Item description for Rick Mather Architects by Robert Maxwell, Tim Macfarlane, Patrick Bellew, Jo Cleere, Erik Benrud & Nora Osganian...
Rick Mather Architects have been practising in London since the early 1970s. Best known for their award winning museum extensions, such as the Dulwich Picture Gallery and the National Maritime Museum, their portfolio spans a broad spectrum of projects. These range from private residences to academic masterplans and urban design, including both renovations and new buildings.
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Est. Packaging Dimensions: Length: 1" Width: 9" Height: 11" Weight: 3.8 lbs.
Release Date Aug 1, 2006
Publisher Black Dog Publishing
ISBN 1904772382 ISBN13 9781904772385
Availability 0 units.
More About Robert Maxwell, Tim Macfarlane, Patrick Bellew, Jo Cleere, Erik Benrud & Nora Osganian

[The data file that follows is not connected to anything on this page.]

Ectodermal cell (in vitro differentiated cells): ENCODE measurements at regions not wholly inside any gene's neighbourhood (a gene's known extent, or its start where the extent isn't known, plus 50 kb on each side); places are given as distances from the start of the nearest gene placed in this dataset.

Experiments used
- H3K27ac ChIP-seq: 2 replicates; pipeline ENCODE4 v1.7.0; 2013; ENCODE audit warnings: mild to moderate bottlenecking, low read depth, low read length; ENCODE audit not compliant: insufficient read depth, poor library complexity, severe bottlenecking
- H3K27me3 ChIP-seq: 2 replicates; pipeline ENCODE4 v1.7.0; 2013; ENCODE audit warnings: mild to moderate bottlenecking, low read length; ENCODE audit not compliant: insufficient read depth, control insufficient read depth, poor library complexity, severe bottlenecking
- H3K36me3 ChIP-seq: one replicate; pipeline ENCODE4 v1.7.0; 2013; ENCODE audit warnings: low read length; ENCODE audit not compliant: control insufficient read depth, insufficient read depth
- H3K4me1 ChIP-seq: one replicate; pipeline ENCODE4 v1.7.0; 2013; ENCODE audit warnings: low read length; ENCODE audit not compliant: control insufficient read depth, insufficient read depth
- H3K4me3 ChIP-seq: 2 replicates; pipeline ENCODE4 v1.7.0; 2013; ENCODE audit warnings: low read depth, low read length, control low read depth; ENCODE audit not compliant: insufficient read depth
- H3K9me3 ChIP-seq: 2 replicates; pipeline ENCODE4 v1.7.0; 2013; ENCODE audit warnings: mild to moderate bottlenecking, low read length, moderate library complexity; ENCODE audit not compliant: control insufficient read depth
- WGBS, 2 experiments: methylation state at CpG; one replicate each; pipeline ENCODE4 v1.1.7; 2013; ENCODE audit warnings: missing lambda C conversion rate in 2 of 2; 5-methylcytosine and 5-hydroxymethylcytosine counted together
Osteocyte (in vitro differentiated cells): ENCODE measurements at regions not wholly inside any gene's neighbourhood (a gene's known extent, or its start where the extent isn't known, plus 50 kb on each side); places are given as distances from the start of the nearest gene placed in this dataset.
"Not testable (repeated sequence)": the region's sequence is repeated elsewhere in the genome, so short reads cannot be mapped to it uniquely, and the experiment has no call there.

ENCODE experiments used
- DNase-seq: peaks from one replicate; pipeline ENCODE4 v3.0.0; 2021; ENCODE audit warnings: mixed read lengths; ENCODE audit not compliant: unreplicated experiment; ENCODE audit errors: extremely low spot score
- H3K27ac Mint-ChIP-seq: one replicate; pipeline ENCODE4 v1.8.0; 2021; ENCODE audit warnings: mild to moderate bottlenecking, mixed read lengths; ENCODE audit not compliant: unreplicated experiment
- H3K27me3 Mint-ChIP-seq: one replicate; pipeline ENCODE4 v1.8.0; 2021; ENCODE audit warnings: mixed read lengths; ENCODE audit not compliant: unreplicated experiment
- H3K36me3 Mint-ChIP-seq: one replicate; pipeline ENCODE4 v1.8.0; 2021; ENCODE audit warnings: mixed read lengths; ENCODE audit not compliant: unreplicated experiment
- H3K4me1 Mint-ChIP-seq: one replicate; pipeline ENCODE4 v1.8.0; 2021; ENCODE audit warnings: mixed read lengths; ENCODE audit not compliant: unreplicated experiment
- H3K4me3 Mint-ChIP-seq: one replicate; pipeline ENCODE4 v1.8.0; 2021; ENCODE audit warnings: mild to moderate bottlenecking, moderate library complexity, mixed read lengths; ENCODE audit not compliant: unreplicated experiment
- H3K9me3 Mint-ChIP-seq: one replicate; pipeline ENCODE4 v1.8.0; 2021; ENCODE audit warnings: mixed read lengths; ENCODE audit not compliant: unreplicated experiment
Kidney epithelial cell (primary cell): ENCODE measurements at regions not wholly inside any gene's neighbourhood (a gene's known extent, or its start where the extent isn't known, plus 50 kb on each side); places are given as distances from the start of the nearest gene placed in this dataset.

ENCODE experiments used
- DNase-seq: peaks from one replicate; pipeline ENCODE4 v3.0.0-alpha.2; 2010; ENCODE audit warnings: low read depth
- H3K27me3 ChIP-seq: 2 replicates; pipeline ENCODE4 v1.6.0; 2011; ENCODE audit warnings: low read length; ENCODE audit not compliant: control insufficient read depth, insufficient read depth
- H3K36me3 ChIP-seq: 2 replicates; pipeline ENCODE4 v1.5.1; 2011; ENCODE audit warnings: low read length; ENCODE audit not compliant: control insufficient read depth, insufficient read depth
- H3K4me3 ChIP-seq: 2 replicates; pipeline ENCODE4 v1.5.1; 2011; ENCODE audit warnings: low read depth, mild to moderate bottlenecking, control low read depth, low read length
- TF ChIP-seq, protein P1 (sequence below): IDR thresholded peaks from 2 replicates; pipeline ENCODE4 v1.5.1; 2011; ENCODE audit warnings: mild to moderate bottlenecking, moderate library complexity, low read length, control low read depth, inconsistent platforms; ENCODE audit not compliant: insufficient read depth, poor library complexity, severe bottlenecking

Born in 1923, graduating from the School of Architecture at Liverpool University in 1950, James Stirling ranks as one of the most interesting figures to emerge in Britain in the second half of the twentieth century. His activity lasted from 1950 until 1992, the year of his death. His work exemplified a continuous and undogmatic research, in which modern architecture is constantly redefined through the attention given to its social content and its physical context. In 1955 he founded with James Gowan the practice known as Stirling and Gowan, and at once, with their flats at Ham Common, they gave a new twist to the term "Brutalism," while with their Engineering Laboratories at Leicester University they reinterpreted modern architecture in Britain. Between 1964 and 1970 Stirling, working on his own, made fresh impact with designs for Cambridge and Oxford Universities, at St. Andrew's in Scotland, and for Olivetti at Haslemere. In 1971 he formed a partnership with Michael Wilford, who inherited the practice after his untimely death. Their projects for museums at Dusseldorf, Cologne and Stuttgart (the Neue Staatsgalerie) initiated a post-modern architecture that never ceased to be functional and forward-looking. James Stirling was awarded the Alvar Aalto Award in 1978, the Royal Gold Medal in 1980, and the Pritzker Prize in 1981. Robert Maxwell was educated at the Liverpool School of Architecture, where he was a contemporary of James Stirling. After qualifying in 1950 he worked as an architect, and there are some six buildings in London that can point to as his work, including the river facade of the Royal Festival Hall. From 1958 he taught architecture, first at the ArchitecturalAssociation, then at the Bartlett School, University College, London. In 1982 he was appointed Dean of Architecture at Princeton University, where he is now Professor of Architecture Emeritus. Among his many books and publications are "New British Architecture," 1972, and "The Two-Way Stretch: Modernism, Tradition and Innovation," 1996.